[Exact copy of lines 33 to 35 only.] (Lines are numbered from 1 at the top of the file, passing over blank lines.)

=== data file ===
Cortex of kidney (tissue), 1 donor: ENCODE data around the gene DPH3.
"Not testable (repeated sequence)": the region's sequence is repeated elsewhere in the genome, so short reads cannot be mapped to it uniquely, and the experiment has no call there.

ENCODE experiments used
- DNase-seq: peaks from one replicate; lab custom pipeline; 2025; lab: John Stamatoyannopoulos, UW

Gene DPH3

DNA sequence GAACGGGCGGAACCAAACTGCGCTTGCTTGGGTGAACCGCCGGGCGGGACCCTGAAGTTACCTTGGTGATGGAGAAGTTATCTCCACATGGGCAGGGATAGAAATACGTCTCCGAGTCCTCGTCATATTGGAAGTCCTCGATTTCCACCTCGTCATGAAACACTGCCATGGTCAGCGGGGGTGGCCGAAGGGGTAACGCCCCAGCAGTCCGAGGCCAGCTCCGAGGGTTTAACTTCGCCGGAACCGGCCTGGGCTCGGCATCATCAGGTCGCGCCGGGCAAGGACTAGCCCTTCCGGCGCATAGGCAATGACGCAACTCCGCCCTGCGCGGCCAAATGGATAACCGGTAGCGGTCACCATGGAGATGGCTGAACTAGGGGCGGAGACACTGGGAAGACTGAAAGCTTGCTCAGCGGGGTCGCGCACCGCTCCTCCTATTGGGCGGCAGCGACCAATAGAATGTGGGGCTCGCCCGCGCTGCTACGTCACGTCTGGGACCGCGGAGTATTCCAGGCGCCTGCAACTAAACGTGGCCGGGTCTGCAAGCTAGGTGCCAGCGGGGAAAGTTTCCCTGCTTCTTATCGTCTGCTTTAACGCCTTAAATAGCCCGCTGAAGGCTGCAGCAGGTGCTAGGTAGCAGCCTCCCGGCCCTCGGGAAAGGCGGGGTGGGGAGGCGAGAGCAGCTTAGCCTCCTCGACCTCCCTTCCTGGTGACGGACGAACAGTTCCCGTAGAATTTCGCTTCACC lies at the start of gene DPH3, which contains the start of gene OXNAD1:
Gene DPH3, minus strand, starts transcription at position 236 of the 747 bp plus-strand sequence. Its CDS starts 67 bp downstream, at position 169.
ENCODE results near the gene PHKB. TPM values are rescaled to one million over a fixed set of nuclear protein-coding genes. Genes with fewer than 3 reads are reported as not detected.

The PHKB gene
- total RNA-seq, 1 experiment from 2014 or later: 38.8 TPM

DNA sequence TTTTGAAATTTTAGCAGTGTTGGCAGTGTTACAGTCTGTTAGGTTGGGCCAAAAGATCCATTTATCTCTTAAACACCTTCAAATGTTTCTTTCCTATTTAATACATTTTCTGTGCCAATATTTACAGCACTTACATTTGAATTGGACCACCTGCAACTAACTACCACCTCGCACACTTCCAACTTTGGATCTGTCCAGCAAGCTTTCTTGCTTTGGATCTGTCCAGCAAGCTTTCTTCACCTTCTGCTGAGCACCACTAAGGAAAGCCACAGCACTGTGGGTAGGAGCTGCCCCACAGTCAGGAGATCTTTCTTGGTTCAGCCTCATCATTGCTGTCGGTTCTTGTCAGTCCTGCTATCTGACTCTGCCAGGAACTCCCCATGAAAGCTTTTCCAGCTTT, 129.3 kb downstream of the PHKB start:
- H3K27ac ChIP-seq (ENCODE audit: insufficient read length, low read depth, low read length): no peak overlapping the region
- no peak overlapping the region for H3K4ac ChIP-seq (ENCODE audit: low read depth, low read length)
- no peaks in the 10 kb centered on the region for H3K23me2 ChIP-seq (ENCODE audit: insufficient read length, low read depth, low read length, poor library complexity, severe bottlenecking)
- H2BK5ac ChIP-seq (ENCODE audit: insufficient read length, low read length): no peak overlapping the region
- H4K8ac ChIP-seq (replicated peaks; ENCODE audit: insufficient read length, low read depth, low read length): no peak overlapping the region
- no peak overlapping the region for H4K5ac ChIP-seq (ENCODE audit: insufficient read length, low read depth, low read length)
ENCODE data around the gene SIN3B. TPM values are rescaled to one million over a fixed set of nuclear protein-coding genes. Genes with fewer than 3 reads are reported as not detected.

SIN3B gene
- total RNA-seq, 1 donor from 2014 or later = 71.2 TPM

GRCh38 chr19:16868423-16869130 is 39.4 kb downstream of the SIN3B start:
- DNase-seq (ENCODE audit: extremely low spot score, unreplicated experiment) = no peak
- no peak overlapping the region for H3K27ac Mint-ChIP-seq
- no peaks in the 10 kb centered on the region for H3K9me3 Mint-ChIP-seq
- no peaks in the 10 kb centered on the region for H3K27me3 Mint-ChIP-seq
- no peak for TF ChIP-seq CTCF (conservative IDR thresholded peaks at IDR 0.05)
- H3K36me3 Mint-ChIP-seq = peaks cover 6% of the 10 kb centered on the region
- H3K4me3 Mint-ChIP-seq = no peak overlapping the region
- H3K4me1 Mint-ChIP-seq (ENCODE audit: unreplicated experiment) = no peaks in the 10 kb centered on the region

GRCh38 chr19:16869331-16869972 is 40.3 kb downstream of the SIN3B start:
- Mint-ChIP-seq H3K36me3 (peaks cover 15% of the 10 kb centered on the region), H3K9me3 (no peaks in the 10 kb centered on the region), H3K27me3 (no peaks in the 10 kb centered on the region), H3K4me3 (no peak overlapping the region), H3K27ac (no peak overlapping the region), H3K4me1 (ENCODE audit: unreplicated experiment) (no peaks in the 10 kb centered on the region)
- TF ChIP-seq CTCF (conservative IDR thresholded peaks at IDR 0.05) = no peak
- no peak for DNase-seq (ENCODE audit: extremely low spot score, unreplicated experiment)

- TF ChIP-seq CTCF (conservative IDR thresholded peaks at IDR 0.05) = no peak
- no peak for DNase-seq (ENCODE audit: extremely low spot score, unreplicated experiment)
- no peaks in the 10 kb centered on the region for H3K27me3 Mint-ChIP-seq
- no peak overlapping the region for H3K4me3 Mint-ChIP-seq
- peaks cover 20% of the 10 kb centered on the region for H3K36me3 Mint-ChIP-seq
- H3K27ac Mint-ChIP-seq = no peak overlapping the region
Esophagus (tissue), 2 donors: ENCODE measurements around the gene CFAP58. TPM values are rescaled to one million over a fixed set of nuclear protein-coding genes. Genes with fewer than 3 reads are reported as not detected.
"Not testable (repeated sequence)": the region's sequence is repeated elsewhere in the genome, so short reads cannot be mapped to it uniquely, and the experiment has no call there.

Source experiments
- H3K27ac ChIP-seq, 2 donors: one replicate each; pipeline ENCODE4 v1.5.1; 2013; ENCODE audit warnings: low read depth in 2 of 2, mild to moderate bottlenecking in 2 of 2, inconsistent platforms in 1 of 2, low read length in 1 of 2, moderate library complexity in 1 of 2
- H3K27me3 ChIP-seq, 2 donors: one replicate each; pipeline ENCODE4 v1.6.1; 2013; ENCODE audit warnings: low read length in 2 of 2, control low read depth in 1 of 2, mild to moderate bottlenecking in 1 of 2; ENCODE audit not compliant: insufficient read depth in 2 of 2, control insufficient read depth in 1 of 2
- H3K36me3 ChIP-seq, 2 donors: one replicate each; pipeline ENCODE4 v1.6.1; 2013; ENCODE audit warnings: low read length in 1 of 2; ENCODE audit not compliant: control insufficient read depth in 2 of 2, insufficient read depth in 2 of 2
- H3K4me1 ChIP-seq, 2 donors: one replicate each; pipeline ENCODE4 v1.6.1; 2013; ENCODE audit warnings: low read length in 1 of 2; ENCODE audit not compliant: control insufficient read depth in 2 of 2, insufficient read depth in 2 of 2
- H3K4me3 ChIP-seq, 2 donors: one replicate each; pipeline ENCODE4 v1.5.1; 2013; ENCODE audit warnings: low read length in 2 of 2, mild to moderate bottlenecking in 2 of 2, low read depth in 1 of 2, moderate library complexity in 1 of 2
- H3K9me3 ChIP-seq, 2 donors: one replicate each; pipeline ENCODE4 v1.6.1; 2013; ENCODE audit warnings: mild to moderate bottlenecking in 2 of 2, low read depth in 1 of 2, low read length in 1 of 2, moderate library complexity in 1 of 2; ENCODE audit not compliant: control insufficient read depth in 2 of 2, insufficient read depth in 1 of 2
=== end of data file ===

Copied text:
- no peak for DNase-seq (ENCODE audit: extremely low spot score, unreplicated experiment)

- TF ChIP-seq CTCF (conservative IDR thresholded peaks at IDR 0.05) = no peak
- no peak for DNase-seq (ENCODE audit: extremely low spot score, unreplicated experiment)